When Joseph Burlò, conscious of his stammer, was advised to seek the help of a speech therapist, little did he think that such a personal matter would also be a turning point for his home country.
Burlò – an unsung pioneer in the local disability sector – had won a scholarship at Southampton University to study English literature, where, conscious of his speech impairment, he held back from joining class discussions.
After overcoming the stammer through therapy, he trained as a speech therapist and eventually introduced the service for children in Malta.
This little-known fact about Burlò has come to light in an exhibition organised by the Department of Disability Studies and the University of Malta Library, with the support of his daughter Dr Marian Muscat Azzopardi. A series of documents and photos detailing Burlò’s “life in the service of people with disability in Malta” are being exhibited on the ground floor of the university’s main library.
This is the first time such documents, by and about Burlò – who died in 1993 – are being made available to the public. The documents will eventually also be available on the library’s website.
The material provided important information about a missing piece in the history of disability in Malta- Disability studies professor Anne-Marie Callus
Asked about the relevance of such documents to the current challenges, disability studies professor Anne-Marie Callus said the material provided important information about a missing piece in the history of disability in Malta.
“While Mgr Mikiel Azzopardi has long been given the recognition and praise that he deserves, Burlò has remained largely an unsung hero.
“Knowing about his work will also help us understand better the past and how it has developed into what we have at present – therefore also understanding better the current situation,” she told Times of Malta.
Burlò, she explained, was instrumental in setting up the special school system for children with disability. Although nowadays, a segregated system is considered a rather outdated educational approach, he was working with the wisdom of his time on the best way to provide education for students with disability.
'Instrumental in setting up centre for blind, visually impaired'
He was also instrumental in setting up a day centre for blind and visually impaired adults where they worked on cane baskets which they then sold, and he also eventually helped set up the Malta Society for the Blind.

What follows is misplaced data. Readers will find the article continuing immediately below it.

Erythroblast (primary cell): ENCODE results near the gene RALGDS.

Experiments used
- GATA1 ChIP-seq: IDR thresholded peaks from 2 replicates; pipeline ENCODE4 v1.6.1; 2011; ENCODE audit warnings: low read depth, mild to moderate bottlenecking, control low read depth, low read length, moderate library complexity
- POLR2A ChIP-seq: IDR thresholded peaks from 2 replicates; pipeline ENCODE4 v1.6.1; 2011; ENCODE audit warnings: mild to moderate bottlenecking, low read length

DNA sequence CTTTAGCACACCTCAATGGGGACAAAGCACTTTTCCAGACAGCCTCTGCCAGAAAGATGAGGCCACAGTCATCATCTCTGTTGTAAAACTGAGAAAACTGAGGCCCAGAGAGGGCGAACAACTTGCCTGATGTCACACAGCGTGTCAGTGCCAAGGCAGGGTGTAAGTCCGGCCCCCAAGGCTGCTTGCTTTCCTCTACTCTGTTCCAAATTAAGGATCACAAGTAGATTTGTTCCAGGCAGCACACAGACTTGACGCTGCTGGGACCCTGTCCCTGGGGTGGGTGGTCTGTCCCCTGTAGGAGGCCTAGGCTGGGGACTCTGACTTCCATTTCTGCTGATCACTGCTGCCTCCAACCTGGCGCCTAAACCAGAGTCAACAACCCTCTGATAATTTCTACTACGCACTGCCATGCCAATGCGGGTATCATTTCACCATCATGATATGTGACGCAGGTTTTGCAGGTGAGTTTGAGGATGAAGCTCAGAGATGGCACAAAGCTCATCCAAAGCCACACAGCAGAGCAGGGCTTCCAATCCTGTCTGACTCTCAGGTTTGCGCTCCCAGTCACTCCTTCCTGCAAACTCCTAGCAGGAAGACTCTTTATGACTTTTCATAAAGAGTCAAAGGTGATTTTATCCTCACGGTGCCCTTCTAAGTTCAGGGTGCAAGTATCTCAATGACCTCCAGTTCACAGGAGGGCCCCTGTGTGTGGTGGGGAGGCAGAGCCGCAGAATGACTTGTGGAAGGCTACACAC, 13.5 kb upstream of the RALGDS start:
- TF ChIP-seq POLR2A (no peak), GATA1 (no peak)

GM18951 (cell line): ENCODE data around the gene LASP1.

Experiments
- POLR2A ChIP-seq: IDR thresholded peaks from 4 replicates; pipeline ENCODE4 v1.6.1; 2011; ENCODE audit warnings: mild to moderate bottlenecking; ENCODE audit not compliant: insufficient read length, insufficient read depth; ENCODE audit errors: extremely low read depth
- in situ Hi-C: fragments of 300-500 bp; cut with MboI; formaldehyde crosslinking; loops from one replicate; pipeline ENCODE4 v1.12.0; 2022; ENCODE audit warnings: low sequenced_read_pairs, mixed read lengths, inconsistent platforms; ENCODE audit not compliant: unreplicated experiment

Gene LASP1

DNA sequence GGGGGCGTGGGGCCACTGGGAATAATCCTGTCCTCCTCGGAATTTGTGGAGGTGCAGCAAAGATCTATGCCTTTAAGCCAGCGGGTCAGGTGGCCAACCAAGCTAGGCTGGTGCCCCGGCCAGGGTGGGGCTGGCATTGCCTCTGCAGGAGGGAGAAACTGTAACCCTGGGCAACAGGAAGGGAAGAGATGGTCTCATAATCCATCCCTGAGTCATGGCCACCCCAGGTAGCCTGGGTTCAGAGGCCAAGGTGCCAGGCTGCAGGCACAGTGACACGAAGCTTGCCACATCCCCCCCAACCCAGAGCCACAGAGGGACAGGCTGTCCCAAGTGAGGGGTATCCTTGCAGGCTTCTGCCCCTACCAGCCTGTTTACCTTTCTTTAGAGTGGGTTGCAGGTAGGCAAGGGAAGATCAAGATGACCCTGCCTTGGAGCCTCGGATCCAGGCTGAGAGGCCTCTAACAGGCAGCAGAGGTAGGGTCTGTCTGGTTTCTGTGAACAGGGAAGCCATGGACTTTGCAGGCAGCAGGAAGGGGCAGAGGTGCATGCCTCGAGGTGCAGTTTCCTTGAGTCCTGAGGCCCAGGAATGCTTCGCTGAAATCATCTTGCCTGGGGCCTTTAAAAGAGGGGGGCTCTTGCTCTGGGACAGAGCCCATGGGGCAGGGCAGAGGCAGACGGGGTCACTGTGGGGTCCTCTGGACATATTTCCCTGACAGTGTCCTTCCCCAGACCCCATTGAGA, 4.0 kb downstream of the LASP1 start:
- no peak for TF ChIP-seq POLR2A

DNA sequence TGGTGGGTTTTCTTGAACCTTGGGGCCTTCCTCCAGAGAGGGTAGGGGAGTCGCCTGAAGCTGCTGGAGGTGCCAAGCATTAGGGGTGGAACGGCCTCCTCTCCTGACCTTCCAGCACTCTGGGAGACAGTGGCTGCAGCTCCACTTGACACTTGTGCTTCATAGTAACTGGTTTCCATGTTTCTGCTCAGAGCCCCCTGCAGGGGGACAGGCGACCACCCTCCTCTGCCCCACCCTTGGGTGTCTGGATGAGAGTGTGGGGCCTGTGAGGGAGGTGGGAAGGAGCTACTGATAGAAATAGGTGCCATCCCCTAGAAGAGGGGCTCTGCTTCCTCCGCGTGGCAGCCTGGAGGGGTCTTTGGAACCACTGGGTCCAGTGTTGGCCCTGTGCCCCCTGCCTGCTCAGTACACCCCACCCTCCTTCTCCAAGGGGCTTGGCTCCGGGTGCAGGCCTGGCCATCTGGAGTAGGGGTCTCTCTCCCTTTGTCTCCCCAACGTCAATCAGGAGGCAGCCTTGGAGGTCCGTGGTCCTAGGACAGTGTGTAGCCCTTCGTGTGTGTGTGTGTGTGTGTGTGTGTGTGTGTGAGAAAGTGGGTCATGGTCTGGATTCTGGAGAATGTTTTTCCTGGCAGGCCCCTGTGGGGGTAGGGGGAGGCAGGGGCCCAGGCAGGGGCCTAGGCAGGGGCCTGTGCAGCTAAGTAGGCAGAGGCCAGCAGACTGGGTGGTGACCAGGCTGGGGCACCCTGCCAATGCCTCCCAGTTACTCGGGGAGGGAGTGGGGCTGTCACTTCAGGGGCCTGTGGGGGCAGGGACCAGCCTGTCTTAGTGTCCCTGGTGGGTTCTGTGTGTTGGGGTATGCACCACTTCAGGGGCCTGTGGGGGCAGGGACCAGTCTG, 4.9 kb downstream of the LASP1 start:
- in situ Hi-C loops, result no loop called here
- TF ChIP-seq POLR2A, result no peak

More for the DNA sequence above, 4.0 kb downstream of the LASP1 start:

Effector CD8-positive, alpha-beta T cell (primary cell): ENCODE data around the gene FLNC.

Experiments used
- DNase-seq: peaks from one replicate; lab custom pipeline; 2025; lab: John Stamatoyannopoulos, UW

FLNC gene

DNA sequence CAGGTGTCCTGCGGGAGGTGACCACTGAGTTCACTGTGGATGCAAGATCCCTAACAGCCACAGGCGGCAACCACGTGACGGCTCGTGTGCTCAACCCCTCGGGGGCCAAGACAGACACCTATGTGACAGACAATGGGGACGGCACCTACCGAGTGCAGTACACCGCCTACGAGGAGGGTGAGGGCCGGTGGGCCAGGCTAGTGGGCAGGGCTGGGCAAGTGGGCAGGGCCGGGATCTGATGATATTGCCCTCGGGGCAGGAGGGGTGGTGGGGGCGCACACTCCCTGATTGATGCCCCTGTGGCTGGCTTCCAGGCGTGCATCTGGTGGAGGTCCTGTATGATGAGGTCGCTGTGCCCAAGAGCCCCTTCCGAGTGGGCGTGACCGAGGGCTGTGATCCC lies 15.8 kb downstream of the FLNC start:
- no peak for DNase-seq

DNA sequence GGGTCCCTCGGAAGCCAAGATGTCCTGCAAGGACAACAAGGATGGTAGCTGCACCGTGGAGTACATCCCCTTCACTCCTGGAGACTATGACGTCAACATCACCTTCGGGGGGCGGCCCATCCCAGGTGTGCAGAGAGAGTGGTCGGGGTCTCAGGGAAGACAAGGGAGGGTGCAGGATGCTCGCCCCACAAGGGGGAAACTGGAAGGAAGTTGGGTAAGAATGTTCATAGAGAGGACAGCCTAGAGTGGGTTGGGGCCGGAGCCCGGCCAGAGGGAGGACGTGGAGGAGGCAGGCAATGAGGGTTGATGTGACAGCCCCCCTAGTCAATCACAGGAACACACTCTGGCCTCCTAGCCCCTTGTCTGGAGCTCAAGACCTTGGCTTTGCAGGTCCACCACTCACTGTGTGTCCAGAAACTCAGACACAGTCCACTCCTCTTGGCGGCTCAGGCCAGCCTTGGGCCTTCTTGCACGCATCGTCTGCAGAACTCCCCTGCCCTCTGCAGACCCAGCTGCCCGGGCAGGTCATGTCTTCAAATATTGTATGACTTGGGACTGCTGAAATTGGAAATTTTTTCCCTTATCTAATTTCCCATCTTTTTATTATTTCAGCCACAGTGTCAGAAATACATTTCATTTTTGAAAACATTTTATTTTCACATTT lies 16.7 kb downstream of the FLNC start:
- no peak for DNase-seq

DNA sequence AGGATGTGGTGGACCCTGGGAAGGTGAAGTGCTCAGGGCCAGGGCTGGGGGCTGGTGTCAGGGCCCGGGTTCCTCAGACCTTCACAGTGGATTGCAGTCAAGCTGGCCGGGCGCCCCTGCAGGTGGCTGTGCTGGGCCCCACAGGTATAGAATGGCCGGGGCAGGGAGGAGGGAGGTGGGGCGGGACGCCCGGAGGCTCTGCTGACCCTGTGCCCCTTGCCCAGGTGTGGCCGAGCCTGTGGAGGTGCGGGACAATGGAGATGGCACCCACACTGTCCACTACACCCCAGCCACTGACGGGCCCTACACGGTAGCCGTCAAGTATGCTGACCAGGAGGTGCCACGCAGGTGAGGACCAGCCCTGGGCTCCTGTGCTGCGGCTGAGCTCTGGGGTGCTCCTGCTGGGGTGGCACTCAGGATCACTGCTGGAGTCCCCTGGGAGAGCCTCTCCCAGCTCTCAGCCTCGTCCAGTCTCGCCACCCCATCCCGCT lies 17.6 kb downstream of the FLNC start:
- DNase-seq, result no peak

In some ways, he was ahead of his time, focusing on the rights and dignity of people with disability, such as through an article he penned titled One cannot live by pity alone (‘Bil-ħasra biss ma tgħix’).
Callus recounts that Burlò’s career in the disability sector came about following a personal experience.
He was studying English literature at the age of 18 in the UK when one of his lecturers spoke to him about his stammer and urged him to seek the help of a speech therapist.
In 1938, he won another scholarship at St Mary’s College, London, to study to become a headteacher. However, due to the onset of World War II, Burlò did not return to the island to fulfil this role and instead joined the Royal Air Forces.
Returned to Malta after the war
Burlò returned to Malta briefly after the war, where he started his own family and worked as a headteacher. But he flew back to the UK on a third scholarship – this time at the University of Glasgow, where he studied speech therapy.
Upon his return to Malta, Burlò was asked by the then director of education JP Vassallo to carry out a survey to determine how many children needed speech therapy locally.
Callus said that was when Burlò realised there was a wide range of needs that were not being catered for by the educational system.
“This was the starting point of his work. He introduced speech therapy in Malta and eventually became Education Officer for Special Education.”
In the 1950s, Burlò received a fourth scholarship to study in the UK, where he explored what the disability sector had to offer so that he could replicate it in Malta. Callus noted that throughout, Burlò used all the help he could get, including that of the governor and his wife, with the documents exhibited at the university’s library showing that he received support from various sources.
He continued supporting people with disability even following his retirement in the 1970s.